God used signs and wonders to get Pharaoh to give up his control over the Israelites, but Pharaoh’s hardened heart caused him to change his mind each time he agreed to let God’s people go. The tenth and final plague that the LORD caused was intended to permanently sever all ties between the Israelites and the Egyptians. “The LORD said to Moses, ‘Yet one plague more I will bring upon Pharaoh and upon Egypt. Afterward he will let you go from here. When he lets you go, he will drive you away completely” (Exodus 11:1). The Hebrew word kalah (kaw-law’) can have both positive and negative connotations (H3617). It is likely that the driving away completely that the LORD was referring to was the right to ownership that Pharaoh thought he had of his Hebrew slaves. Numerous times, Pharaoh was commanded to let the people of Israel go so that the could “serve the LORD their God” (Exodus 10:7). The Hebrew word that is translated serve, ‘abad (aw-bad’) has to do with slavery (H5647). Exodus 13:3 indicates that God redeemed the people Israel from slavery. In other words, God purchased the Israelites from Pharaoh so that they could serve him instead.

The way that God redeemed the people of Israel was through the substitutionary death of a lamb which served as a blood sacrifice to pay the price for their redemption. God described his process of redemption this way:

“Tell all the congregation of Israel that on the tenth day of this month every man shall take a lamb according to their fathers’ houses, a lamb for a household. And if the household is too small for a lamb, then he and his nearest neighbor shall take according to the number of persons; according to what each can eat you shall make your count for the lamb. Your lamb shall be without blemish, a male a year old. You may take it from the sheep or from the goats, and you shall keep it until the fourteenth day of this month, when the whole assembly of the congregation of Israel shall kill their lambs at twilight. Then they shall take some of the blood and put it on the two doorposts and the lintel of the houses in which they eat it. They shall eat the flesh that night, roasted on the fire; with unleavened bread and bitter herbs they shall eat it…In this manner you shall eat it: with your belt fastened, your sandals on your feet, and your staff in your hand. And you shall eat it in haste. It is the Lord’s Passover. For I will pass through the land of Egypt that night, and I will strike all the firstborn in the land of Egypt, both man and beast; and on all the gods of Egypt I will execute judgments: I am the Lord. The blood shall be a sign for you, on the houses where you are. And when I see the blood, I will pass over you, and no plague will befall you to destroy you, when I strike the land of Egypt.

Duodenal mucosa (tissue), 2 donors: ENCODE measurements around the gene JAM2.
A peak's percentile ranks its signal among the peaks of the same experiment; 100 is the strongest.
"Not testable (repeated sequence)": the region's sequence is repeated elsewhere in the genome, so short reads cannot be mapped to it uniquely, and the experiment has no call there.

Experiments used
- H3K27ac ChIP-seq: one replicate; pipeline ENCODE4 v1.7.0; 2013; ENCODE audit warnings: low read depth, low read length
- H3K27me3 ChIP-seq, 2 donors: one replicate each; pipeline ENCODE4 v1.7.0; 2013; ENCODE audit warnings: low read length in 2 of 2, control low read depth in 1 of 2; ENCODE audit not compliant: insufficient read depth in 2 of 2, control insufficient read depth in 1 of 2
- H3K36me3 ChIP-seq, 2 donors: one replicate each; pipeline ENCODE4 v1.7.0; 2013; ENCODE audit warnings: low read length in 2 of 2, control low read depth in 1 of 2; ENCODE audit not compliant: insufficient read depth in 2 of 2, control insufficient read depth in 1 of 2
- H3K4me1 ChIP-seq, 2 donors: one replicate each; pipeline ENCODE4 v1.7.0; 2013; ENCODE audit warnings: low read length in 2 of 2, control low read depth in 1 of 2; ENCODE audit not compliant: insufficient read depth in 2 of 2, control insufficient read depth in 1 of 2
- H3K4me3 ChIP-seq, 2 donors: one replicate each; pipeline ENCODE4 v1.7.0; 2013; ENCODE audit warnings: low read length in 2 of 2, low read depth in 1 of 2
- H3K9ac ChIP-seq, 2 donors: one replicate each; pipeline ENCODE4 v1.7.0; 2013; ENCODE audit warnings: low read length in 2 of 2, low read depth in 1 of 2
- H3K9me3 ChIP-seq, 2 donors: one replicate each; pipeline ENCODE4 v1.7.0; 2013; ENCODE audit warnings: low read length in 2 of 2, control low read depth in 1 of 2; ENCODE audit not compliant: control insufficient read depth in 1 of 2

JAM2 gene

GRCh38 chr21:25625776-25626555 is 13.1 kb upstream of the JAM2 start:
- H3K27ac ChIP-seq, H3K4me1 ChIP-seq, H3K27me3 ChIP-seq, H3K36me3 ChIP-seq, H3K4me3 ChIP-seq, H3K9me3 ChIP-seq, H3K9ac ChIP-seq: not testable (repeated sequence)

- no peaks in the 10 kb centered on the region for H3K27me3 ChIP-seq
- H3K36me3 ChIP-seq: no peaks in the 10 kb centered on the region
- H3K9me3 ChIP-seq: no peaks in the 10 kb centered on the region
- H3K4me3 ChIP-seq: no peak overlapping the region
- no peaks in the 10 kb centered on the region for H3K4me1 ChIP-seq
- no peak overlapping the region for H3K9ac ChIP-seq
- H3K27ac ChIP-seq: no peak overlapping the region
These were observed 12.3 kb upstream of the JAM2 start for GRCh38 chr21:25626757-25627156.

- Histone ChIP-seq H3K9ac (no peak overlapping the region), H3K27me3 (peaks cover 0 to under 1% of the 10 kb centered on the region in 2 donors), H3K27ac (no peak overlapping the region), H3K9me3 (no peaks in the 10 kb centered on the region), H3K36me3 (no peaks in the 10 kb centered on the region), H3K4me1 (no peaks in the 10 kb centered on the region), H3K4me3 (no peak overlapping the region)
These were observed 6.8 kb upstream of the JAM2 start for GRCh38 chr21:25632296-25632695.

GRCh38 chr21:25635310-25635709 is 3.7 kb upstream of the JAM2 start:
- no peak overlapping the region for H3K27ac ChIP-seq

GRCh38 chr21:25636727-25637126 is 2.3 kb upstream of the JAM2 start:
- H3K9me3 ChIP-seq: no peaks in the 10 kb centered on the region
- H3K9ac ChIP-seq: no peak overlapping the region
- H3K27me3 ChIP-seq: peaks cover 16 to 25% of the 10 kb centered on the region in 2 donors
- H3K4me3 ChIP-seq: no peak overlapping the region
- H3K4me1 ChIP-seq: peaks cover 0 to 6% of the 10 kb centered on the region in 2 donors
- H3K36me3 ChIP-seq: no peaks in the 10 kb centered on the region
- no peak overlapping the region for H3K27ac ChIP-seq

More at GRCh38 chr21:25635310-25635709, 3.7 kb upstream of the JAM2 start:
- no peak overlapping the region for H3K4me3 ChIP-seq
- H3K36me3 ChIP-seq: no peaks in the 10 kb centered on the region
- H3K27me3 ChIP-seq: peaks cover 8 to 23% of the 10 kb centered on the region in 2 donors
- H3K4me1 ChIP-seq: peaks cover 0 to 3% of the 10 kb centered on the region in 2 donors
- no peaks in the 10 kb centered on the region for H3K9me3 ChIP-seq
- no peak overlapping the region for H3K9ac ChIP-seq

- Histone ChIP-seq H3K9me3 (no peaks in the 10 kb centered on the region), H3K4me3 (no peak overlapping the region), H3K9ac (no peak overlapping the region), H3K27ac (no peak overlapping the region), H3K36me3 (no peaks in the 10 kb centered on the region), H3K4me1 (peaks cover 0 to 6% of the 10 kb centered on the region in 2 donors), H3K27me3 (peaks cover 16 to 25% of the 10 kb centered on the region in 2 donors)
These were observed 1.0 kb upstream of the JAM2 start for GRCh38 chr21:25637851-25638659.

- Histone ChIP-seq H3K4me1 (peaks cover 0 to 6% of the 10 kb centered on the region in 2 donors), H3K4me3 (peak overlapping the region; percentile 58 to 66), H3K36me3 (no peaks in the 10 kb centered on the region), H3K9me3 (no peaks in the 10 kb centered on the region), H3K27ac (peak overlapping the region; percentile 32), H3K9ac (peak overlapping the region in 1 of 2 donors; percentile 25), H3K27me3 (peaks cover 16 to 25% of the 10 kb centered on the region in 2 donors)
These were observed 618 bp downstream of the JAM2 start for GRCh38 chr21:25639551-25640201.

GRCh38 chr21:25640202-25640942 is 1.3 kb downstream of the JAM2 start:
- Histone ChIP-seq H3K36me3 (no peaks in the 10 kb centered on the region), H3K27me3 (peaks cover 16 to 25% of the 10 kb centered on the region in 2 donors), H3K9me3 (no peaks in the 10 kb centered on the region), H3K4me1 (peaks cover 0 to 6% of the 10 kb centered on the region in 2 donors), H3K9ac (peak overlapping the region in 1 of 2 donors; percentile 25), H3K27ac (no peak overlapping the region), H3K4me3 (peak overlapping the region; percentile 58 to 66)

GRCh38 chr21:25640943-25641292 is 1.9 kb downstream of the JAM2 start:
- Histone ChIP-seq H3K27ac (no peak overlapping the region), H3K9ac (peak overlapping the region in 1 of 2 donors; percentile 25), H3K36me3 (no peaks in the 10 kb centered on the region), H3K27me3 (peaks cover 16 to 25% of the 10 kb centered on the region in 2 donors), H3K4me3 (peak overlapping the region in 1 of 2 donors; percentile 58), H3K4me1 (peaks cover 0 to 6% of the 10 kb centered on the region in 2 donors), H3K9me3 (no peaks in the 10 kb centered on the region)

God’s protection of the children of Israel had to do with a distinction he made between his people and the Egyptians. He said, “About midnight I will go out in the midst of Egypt, and every firstborn in the land of Egypt shall die, from the firstborn of Pharaoh who sits on his throne, even to the firstborn of the slave girl who is behind the handmill, and all the firstborn of the cattle. There shall be a great cry throughout the land of Egypt, such as there has never been, nor ever will be again. But not a dog shall growl against any of the people of Israel, either man or beast, that you may know that the LORD makes a distinction between Egypt and Israel” (Exodus 11:4-7).

God’s redemption of Israel was based on the covenant he made with Abraham and his divine pledge that Abraham’s descendants would be his chosen people (Genesis 17). John the Baptist’s introduction of Jesus indicated that there was a greater significance to the blood that Jesus shed on the cross than the lamb that was killed for the Lord’s Passover. John proclaimed of Jesus, “Behold, the Lamb of God, who takes away the sin of the world!” (John 1:29). “John was saying that Jesus would be the sacrifice that would atone for the sin of the world. There was first a sacrifice for the individual (Genesis 4); then for a family at passover (Exodus 12); and then for the nation on the day of atonement (Leviticus 16); now it is broadened so that Christ is a sacrifice for the entire world” (note on John 1:29, KJSB). Jesus mentioned his atonement for sin in a conversation he had with his disciples about who would be the greatest in the kingdom of heaven. He said, “You know that the rulers of the Gentiles lord it over them, and their great ones exercise authority over them. It shall not be so among you. But whoever would be great among you must be your servant, and whoever would be first among you must be your slave, even as the Son of Man came not to be served but to serve, and to give his life as a ransom for many” (Matthew 20:25-28).